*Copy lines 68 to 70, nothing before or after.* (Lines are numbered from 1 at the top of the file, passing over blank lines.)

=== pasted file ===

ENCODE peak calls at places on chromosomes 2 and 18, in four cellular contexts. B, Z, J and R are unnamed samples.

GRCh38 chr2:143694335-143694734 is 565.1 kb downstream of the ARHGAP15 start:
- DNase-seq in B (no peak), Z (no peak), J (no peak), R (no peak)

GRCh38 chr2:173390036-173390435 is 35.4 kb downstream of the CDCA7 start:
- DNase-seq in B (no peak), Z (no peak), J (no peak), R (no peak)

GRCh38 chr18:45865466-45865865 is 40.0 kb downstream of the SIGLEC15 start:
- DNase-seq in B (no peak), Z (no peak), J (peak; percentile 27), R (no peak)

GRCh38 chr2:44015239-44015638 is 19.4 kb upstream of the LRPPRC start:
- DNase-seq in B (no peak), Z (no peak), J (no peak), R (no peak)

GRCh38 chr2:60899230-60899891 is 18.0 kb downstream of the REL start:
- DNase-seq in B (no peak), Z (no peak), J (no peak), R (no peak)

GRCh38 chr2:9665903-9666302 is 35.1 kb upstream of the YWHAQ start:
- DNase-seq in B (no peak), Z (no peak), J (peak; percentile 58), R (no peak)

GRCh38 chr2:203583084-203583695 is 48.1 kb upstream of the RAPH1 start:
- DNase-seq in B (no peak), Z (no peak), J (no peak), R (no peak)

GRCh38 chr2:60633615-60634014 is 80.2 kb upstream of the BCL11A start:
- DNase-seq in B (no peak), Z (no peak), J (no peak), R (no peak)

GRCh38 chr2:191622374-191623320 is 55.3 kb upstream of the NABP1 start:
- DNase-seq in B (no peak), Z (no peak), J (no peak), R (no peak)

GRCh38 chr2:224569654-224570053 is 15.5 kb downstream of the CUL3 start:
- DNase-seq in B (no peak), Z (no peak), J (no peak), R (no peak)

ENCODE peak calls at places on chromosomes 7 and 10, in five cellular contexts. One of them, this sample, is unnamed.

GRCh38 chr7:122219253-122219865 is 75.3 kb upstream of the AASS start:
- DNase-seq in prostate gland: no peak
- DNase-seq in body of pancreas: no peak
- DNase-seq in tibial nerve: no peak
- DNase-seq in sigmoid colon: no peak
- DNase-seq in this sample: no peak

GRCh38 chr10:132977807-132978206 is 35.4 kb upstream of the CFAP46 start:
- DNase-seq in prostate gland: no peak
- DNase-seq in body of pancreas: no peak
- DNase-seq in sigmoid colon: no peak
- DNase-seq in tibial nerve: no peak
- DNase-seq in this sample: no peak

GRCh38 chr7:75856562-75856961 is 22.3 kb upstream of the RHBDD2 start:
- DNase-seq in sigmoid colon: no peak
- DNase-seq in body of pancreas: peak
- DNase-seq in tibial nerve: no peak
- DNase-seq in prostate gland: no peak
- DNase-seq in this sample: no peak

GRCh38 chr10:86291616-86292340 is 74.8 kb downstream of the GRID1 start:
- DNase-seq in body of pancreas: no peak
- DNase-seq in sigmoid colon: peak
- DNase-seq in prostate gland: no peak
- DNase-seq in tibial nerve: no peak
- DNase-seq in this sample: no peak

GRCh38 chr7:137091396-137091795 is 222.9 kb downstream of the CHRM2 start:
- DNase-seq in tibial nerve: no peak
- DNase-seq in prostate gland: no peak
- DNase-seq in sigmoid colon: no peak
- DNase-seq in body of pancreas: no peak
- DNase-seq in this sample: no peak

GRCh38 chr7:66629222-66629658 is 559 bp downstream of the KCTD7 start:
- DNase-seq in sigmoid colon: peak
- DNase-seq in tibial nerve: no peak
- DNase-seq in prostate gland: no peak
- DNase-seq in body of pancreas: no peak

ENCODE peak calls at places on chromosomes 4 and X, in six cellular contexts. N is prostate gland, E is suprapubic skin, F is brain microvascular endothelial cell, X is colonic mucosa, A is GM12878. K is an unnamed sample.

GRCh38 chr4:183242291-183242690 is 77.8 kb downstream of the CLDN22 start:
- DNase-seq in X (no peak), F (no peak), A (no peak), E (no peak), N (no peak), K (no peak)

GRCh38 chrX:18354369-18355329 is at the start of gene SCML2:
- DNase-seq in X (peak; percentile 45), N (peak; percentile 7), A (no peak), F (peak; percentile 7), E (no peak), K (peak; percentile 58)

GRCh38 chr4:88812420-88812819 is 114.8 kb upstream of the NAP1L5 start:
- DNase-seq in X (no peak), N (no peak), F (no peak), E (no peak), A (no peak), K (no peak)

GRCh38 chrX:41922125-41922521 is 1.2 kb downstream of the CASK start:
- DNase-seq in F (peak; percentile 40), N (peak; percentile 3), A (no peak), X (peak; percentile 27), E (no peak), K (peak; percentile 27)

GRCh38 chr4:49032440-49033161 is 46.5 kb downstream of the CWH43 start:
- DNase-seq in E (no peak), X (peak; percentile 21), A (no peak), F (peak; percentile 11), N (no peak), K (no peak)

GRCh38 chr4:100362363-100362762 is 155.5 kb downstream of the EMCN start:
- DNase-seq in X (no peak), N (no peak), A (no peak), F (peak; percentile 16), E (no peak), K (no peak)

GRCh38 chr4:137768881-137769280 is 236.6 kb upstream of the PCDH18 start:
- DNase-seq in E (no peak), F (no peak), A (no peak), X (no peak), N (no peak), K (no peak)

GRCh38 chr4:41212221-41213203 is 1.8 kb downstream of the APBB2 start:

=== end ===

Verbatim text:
- DNase-seq in E (no peak), X (peak; percentile 21), A (no peak), F (peak; percentile 11), N (no peak), K (no peak)

GRCh38 chr4:100362363-100362762 is 155.5 kb downstream of the EMCN start:
- DNase-seq in X (no peak), N (no peak), A (no peak), F (peak; percentile 16), E (no peak), K (no peak)